If you don’t work or volunteer, food assistance program may be cut
By Gregory Cox
PALM BEACH COUNTY — Less people are using what was formerly known as food stamps, according to numbers from the Palm Beach County Food Bank.
In May of 2015, more than 191,000 people in Palm Beach County were receiving support from SNAP — or Supplemental Nutrition Assistance Program — that gives about $125 a month to recipients. Now, roughly 170,000 people in the county are getting support, an 11 percent decrease, according to Perry Borman with the Palm Beach County Food Bank.
State-wide, the number of people receiving benefits has fallen from over 3.7 million to roughly 3.3 million, about an 11 percent decrease.
Borman said the sudden drop off can be attributed to the implementation of a policy that cuts people off from benefits unless they work or volunteer.
The policy isn’t new — originally implemented in 1996 — but following the hardship of the 2008 economic downfall, most states qualified for a statewide waiver because of high unemployment rates, according to the Center for Law and Social Policy.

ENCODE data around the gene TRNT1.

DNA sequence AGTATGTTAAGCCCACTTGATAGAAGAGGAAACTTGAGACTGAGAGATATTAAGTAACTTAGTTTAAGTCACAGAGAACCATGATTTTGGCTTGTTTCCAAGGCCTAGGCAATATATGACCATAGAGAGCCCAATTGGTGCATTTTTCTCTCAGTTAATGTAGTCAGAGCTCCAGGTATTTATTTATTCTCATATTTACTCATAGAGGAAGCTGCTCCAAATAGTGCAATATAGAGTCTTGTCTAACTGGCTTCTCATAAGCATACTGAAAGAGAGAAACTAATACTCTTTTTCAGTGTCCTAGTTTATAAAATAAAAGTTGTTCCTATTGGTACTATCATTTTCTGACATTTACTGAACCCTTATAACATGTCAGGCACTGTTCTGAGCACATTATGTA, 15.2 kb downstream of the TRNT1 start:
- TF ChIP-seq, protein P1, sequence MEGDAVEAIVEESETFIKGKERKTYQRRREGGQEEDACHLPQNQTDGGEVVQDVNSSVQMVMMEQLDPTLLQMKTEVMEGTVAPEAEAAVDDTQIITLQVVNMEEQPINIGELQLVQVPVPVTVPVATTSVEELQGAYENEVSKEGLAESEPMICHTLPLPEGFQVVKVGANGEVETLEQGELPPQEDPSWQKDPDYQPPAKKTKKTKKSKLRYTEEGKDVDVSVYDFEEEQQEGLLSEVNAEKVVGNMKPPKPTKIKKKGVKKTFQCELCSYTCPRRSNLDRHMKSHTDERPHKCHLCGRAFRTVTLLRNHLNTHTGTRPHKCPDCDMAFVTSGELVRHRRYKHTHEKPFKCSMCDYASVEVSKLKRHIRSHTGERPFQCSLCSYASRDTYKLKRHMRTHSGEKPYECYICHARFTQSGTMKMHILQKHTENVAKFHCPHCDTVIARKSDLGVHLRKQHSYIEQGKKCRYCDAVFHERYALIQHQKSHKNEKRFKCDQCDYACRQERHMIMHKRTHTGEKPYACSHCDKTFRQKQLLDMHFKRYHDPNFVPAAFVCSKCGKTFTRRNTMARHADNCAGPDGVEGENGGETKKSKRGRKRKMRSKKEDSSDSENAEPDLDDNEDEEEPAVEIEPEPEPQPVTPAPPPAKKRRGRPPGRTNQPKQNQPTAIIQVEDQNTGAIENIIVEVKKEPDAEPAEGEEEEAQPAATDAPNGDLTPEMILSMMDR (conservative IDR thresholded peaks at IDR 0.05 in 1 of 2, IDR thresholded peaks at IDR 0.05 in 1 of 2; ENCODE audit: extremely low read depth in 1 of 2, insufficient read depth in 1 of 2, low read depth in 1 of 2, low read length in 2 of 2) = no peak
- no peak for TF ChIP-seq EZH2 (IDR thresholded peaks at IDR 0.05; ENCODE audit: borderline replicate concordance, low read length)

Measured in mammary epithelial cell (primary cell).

The policy went back into effect in January.
He said his agency was told by the Department of Children and Families that the new policy would affect 20,000 to 25,000 people.
The policy requires that abled bodied adults without dependents between the ages of 18 and 49 work or volunteer 20 hours a week in order to receive benefits. Without working, recipients of SNAP can only use benefits for three months.
2016 statistics from the The United States Department of Agriculture say that most recipients of SNAP do work. Twenty-two percent of SNAP participants work full time, are caretakers, or are part of a training program. Fourteen percent of people are working less than 30 hours a week, are unemployed or are registered for work. The other 64 percent of recipients are children, elderly, or disabled.
“SNAP participation will vary from month to month,” Borman said in an email. “While it is a positive sign to see a number like this decline, there are tens of thousands of Palm Beach County residents who are eligible for the benefit who are not receiving it.”